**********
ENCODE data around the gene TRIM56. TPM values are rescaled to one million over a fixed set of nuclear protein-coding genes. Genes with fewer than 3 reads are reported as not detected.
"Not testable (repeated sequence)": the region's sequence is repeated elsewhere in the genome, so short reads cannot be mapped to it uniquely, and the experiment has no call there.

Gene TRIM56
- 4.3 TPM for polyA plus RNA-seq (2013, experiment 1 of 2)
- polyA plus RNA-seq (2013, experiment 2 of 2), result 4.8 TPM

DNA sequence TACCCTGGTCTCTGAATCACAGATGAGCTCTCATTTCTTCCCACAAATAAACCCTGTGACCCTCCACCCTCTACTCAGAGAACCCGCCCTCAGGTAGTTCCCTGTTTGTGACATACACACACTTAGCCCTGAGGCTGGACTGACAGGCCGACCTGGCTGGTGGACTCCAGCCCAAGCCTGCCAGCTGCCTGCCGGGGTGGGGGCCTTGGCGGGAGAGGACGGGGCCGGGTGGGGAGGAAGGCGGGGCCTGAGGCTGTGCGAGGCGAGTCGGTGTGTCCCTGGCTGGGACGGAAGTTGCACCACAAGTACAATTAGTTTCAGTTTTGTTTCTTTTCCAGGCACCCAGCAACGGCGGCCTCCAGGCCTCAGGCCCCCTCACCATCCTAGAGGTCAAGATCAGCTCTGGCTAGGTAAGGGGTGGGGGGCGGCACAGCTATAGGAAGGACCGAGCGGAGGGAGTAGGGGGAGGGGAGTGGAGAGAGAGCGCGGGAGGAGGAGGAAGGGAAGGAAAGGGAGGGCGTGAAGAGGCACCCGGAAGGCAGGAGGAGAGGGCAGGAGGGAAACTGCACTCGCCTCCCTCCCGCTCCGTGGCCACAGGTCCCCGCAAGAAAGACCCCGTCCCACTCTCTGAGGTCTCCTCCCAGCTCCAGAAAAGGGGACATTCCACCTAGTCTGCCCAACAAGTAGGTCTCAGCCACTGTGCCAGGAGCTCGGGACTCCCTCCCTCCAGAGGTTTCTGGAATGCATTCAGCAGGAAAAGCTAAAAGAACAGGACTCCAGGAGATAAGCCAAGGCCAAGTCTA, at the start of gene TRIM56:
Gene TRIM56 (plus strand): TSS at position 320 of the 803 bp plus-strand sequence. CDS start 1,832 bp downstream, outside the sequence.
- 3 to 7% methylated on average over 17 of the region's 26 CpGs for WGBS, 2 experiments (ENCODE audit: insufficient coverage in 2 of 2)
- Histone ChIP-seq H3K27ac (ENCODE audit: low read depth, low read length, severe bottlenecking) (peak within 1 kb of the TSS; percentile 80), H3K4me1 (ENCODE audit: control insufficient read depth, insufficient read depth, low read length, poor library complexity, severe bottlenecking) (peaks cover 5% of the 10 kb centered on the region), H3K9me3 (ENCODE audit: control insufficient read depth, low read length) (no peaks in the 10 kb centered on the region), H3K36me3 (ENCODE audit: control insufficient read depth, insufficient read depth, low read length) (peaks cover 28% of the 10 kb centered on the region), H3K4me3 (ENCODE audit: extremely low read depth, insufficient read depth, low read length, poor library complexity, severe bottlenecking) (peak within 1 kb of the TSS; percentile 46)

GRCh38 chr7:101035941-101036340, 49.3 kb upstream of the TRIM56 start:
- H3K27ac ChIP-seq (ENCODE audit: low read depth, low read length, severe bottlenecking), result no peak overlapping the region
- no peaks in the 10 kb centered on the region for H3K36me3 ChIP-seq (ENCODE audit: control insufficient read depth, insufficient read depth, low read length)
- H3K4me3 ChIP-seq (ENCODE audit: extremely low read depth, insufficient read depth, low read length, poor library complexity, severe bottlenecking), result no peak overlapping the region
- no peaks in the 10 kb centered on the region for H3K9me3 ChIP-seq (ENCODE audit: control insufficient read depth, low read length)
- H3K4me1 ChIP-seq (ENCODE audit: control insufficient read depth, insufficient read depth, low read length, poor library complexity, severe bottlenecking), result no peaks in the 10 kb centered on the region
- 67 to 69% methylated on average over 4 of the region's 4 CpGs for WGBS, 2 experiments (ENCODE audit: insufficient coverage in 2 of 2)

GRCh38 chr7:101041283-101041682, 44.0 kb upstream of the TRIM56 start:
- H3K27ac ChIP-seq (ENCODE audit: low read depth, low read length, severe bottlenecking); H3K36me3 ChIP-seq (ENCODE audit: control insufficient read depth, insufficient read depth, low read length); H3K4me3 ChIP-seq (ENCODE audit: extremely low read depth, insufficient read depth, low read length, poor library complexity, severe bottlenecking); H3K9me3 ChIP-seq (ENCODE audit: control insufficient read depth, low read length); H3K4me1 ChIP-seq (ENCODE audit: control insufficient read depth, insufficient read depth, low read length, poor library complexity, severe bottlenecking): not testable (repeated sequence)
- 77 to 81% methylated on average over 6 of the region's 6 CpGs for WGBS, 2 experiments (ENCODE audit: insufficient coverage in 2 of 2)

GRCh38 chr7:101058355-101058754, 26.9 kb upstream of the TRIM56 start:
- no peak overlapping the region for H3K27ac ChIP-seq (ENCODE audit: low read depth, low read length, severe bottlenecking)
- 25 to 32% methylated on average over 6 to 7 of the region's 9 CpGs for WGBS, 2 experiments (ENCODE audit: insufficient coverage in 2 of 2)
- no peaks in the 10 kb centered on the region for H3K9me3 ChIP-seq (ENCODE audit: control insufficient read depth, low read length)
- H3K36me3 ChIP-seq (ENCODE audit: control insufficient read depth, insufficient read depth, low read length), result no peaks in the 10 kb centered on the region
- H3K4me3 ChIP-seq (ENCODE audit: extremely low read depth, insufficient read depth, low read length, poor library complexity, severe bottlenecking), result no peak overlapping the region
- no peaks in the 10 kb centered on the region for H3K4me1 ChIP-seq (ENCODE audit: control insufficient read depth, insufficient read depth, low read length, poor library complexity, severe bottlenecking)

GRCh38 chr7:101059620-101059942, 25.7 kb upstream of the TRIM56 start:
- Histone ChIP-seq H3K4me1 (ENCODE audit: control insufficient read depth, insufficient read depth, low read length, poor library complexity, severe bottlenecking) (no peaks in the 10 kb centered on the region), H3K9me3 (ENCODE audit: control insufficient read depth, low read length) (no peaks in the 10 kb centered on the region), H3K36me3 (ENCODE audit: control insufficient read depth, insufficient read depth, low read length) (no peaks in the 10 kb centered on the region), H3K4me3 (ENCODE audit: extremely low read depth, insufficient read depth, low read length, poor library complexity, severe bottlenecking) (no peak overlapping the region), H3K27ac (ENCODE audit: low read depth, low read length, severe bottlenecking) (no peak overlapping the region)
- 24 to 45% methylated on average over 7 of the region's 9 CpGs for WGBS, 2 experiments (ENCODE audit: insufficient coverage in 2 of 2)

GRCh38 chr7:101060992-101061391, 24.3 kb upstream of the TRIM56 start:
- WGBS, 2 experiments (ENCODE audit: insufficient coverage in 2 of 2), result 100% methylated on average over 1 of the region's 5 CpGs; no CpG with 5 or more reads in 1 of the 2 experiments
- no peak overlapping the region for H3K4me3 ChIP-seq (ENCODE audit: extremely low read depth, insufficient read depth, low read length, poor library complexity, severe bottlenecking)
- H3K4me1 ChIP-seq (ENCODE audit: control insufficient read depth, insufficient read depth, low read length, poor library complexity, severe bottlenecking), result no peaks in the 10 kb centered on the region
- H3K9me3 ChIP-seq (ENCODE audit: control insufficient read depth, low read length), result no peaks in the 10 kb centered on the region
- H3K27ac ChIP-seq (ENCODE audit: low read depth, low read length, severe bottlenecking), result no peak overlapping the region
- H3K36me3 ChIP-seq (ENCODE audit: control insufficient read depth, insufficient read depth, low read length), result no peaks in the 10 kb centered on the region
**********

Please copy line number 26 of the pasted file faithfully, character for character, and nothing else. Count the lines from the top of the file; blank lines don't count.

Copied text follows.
- no peaks in the 10 kb centered on the region for H3K4me1 ChIP-seq (ENCODE audit: control insufficient read depth, insufficient read depth, low read length, poor library complexity, severe bottlenecking)